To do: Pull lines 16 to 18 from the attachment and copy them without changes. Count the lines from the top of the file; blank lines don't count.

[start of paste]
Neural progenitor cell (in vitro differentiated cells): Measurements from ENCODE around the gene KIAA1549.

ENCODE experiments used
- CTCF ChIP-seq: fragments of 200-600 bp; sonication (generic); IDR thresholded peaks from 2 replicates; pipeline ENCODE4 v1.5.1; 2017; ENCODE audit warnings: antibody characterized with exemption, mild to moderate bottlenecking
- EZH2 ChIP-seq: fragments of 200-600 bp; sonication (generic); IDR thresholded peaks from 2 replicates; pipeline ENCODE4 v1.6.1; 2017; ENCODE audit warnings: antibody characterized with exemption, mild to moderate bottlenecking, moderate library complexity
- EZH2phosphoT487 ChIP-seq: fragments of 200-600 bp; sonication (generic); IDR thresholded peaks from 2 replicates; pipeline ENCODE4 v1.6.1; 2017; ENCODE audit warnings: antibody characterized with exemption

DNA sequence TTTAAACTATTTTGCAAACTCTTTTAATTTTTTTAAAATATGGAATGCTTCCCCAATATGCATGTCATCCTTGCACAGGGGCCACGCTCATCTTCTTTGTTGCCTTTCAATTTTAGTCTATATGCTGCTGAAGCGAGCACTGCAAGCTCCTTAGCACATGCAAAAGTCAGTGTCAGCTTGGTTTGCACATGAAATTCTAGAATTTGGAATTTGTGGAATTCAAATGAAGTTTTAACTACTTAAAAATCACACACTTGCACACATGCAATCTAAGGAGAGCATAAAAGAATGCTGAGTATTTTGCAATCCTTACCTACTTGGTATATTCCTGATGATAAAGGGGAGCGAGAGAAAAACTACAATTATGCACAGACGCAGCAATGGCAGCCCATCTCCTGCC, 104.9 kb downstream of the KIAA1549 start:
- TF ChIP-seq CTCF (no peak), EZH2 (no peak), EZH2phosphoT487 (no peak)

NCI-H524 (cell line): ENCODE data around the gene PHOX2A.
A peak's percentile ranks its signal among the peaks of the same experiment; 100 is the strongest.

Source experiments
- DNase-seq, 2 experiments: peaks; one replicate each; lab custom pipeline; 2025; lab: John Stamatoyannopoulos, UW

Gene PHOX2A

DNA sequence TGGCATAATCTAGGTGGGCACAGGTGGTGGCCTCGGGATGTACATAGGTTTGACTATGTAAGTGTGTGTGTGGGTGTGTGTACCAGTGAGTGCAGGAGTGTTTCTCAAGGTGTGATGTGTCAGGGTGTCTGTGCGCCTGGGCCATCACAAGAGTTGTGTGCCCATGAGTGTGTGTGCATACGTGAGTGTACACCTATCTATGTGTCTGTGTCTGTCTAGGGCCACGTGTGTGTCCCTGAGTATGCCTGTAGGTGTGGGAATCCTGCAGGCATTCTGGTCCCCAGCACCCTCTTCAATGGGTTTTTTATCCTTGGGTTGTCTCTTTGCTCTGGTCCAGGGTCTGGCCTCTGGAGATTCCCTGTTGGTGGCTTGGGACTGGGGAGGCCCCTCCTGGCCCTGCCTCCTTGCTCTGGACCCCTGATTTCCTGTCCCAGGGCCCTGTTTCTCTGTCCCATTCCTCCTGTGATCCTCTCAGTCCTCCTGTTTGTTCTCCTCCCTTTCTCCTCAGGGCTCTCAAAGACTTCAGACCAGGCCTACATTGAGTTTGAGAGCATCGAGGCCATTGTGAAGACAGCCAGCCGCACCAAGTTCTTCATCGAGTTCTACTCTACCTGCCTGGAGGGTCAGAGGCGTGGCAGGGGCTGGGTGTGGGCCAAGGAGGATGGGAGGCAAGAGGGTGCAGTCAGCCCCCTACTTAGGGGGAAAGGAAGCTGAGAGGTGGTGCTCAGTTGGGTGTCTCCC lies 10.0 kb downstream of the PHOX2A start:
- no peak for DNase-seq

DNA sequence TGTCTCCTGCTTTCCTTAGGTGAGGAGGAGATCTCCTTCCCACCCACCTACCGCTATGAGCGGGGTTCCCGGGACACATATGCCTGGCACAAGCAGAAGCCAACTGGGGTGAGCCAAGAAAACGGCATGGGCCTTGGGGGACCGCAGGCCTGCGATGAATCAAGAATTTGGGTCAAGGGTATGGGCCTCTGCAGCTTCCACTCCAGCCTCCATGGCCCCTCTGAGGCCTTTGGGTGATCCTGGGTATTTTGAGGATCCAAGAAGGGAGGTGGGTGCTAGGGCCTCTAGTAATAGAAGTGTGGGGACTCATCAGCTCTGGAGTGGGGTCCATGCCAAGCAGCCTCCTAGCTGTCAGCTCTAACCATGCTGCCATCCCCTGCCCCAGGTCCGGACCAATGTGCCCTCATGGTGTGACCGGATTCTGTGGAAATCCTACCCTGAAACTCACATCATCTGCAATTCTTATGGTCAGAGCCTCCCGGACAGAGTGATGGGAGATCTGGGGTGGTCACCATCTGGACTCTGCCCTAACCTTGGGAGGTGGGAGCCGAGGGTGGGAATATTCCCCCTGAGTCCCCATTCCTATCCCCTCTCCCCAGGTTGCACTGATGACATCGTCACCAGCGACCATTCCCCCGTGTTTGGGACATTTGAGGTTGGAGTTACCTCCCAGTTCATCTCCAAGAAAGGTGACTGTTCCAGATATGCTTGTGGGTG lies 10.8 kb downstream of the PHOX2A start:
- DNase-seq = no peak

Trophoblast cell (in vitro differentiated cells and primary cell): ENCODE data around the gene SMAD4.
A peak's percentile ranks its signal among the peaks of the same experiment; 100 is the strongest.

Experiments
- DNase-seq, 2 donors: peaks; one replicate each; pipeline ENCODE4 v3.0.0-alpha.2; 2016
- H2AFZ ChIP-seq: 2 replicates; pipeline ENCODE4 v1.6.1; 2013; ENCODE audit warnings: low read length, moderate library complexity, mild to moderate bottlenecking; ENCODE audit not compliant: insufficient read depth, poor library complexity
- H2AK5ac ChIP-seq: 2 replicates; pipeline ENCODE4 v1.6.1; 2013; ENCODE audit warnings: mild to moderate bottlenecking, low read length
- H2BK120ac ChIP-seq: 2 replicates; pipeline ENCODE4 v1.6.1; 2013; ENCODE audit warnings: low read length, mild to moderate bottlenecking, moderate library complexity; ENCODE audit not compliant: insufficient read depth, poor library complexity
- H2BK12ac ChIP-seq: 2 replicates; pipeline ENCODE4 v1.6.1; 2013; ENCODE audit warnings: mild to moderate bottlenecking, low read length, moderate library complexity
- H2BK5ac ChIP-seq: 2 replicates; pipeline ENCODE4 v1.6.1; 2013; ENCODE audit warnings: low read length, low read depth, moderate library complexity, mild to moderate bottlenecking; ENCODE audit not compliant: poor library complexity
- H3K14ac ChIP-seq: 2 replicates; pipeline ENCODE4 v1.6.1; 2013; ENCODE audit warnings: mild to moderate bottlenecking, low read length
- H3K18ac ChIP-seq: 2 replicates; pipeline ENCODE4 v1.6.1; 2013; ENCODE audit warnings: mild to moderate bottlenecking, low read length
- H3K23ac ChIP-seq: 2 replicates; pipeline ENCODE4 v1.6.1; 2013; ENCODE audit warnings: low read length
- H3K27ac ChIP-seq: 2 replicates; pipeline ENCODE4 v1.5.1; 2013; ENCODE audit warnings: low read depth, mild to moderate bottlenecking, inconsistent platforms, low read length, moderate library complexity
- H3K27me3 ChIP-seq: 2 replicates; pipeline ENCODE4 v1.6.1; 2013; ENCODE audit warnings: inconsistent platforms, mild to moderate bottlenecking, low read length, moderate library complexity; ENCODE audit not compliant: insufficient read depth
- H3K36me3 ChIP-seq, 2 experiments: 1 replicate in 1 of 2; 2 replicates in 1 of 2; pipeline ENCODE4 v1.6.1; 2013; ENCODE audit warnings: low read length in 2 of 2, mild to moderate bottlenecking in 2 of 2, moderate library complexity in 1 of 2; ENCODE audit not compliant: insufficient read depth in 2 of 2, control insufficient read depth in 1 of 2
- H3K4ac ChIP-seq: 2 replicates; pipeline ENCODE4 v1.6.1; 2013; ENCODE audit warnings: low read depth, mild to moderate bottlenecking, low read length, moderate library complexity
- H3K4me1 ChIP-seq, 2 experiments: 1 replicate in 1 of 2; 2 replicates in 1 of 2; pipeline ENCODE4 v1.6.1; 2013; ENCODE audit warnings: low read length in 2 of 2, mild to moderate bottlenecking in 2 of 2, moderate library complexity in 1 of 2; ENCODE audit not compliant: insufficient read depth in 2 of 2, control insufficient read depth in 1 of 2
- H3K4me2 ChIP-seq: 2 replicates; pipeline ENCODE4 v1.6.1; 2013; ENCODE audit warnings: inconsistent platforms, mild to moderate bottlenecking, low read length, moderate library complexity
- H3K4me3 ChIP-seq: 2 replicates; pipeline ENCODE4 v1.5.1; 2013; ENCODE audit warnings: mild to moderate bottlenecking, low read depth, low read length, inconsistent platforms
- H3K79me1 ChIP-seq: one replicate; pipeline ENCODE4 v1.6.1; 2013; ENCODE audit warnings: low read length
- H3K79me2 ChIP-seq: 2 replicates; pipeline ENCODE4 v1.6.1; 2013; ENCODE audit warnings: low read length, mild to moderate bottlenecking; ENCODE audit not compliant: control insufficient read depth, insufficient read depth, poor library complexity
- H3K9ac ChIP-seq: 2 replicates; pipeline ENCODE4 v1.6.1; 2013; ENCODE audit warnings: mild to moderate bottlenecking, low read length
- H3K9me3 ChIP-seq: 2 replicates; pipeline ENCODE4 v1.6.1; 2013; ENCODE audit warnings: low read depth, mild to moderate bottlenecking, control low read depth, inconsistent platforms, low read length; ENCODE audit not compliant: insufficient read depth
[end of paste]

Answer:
- DNase-seq = no peak

Trophoblast cell (in vitro differentiated cells and primary cell): ENCODE data around the gene SMAD4.
A peak's percentile ranks its signal among the peaks of the same experiment; 100 is the strongest.